Digital cameras are like a film camera, except the film is replaced with an electronic sensor, formerly of vastly inferior quality to slide film.
The things that make a film camera good also make a digital camera good. This means good optical quality lenses, zoom lenses, single lens reflex design, robust construction, ease of use, fast repeat shots, appropriate film speed, good selection of exposure time and aperture, and so on. Unfortunately few digital cameras could be considered really good by comparison with good film cameras (in 1999, when I first wrote this). By 2004, digital cameras had almost killed Kodak's film business. More than half of all cameras sold were digital. By 2005, Kodak were basically out of the film camera business.
If digital cameras were bad, then why get them? They are great for photos for web sites. The quality is often sufficient for sales photos for real estate and other goods. You never have to buy film or processing again (although the digital storage cards were typically expensive). You get results right away, no waiting for processing (however you may need a computer on hand for printing). Indeed, only a tiny percentage of all digital photos ever get printed (the rest get deleted, or stored only electronically).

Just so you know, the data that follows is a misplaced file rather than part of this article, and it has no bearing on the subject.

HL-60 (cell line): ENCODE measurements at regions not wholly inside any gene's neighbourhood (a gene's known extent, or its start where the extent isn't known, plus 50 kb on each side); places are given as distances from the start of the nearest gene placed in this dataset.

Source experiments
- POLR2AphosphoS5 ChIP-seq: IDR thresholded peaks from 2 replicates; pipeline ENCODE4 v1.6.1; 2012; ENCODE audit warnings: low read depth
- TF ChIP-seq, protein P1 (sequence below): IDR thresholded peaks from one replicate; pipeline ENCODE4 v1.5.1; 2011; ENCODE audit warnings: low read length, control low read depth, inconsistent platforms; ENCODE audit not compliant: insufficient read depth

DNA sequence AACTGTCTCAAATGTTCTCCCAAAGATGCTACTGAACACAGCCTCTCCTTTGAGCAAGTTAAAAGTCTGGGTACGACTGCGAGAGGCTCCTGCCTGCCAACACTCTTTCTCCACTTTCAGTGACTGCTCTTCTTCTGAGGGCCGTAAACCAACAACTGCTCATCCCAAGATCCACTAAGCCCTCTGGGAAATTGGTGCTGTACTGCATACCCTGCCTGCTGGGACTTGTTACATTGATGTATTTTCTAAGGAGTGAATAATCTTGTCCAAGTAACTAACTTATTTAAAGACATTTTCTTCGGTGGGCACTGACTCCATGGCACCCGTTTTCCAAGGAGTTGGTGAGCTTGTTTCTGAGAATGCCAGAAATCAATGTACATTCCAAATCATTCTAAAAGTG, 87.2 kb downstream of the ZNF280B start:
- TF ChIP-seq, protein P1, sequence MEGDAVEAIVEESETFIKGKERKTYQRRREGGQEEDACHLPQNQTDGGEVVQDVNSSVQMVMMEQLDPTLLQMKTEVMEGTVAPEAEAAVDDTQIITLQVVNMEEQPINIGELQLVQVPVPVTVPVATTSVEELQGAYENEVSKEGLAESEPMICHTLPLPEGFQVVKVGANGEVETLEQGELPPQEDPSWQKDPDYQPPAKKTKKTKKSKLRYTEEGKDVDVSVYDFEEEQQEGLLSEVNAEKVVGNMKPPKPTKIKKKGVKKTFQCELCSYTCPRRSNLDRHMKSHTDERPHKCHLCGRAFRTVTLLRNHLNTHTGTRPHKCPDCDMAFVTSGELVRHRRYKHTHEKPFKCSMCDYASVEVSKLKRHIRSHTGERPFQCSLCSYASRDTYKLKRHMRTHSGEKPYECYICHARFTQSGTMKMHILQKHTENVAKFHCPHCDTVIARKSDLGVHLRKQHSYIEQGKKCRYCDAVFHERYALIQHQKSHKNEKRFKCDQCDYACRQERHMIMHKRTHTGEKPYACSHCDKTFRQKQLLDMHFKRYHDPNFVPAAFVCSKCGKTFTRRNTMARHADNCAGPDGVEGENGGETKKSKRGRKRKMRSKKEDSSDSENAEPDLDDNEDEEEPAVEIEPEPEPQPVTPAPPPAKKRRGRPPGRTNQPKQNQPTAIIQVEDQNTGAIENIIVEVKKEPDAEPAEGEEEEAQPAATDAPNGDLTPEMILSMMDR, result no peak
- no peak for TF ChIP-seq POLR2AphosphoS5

Why did I write this page, when I'm an amateur at photography? Because I had a lot of trouble back in 1999 coming to grips with what to look for in a digital camera for web site use. It seemed to me that writing up what I discovered would help me avoid making too many mistakes in selecting a camera, and act as a guide to evaluating cameras, and reviews of cameras.
The relatively small charge coupled devices (CCD) that replace the film have a resolution typically between a low of say 640x480 up to about 1760x1168 (some very expensive - five figure - specialist cameras have higher resolution). In late 2000, some cameras started to have considerably better resolutions than I have quoted, usually around 3 million pixels. By 2002, this figure was 6 million pixels. In 2003, there were a large number of medium price digital cameras offering between 3 and 5 million pixels.